Weiss is correct because sport is one of the few things in contemporary society that has the capacity to lift the hearts and minds of people of all age groups and backgrounds. Art, science, and philosophy, surely, make larger contributions to society than sport. Agriculture and business contribute more to the economy than sport, though, of course, sport is not without its economic importance. Paul Weiss rightly points out that rarely do these other human experiences, “Enter into people’s daily disputes or lay claim to basic loyalties in the way or to the degree that sport does. It is sport that catches the interest and elicits the devotion of young and old, the wise and the foolish, the educated and the uneducated.”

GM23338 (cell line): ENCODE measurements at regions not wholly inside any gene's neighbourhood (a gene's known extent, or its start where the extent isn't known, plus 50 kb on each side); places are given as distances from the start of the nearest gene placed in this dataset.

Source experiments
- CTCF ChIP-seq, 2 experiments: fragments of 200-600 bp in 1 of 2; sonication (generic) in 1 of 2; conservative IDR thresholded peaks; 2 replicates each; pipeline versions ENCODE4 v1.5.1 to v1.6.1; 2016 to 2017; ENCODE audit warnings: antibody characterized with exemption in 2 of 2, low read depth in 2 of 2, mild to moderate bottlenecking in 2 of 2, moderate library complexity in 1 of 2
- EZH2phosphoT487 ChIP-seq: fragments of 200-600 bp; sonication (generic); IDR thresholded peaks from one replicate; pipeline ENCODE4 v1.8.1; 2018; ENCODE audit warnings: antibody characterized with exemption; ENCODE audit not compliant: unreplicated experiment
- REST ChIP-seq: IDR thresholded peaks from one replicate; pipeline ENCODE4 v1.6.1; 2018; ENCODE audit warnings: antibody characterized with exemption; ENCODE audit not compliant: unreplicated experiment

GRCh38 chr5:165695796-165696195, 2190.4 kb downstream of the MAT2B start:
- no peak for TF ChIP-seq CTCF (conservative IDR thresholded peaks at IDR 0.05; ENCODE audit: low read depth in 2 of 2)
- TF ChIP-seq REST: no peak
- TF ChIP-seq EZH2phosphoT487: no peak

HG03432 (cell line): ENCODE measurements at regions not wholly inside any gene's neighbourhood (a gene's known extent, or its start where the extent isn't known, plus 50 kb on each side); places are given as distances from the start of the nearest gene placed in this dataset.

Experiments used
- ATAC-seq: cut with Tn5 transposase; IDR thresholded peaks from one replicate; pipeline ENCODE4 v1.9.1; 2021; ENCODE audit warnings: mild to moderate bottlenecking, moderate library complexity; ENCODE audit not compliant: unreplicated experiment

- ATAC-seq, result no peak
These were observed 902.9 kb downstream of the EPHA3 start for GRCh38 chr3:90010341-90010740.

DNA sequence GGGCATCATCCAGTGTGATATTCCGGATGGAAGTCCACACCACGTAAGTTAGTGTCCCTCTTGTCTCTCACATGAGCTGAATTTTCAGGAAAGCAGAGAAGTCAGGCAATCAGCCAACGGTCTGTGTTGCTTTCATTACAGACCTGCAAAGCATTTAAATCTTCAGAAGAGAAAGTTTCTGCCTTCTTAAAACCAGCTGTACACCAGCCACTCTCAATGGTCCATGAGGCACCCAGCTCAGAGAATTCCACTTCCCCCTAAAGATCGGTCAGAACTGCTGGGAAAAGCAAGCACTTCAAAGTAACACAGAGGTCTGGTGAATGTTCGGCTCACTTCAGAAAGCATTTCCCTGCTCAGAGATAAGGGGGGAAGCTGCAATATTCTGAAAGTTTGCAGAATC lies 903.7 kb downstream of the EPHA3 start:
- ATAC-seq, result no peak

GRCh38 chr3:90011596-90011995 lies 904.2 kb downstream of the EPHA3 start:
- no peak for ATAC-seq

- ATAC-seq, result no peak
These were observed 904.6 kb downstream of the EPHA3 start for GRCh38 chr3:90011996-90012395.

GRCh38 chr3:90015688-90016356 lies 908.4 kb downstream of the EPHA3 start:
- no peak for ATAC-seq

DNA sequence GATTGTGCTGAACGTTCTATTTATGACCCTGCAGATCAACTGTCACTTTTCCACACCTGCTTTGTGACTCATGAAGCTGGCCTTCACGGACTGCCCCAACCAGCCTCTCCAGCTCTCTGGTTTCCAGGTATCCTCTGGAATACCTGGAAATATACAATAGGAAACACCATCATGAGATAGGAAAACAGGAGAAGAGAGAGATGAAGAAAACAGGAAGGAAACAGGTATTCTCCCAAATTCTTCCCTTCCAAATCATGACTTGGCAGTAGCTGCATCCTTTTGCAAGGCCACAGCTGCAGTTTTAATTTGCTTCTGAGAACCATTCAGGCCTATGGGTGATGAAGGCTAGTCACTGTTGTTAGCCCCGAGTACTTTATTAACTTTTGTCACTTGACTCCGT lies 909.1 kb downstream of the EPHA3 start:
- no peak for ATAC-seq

Sport provides people with an opportunity to connect with others; to do something significant together; to belong. When we engage in sport, we become part of a team. Like religion in the past, sport is now a means of national identity – one that can transcend the multicultural barriers pertaining to race, creed, ethnicity and even religion. As J. MacClancey observes “Sports are vehicles of identity, providing people with a sense of difference and a way of classifying themselves and others.” (J MacClancey, Sport, Identity and Ethnicity (Oxford: Oxford International Publishing.)
Harold Edwards (Harold Edwards, Sociology of Sports (Dorsey Press), argues that sport prepares the athlete for life. It helps the player to develop self-confidence and teaches the competitor to accept the disappointments that life brings to all people.
Sport celebrates skills and physical expression; it allows the triumph of the “underdog”, the disadvantaged and the oppressed far more often than occurs in other spheres.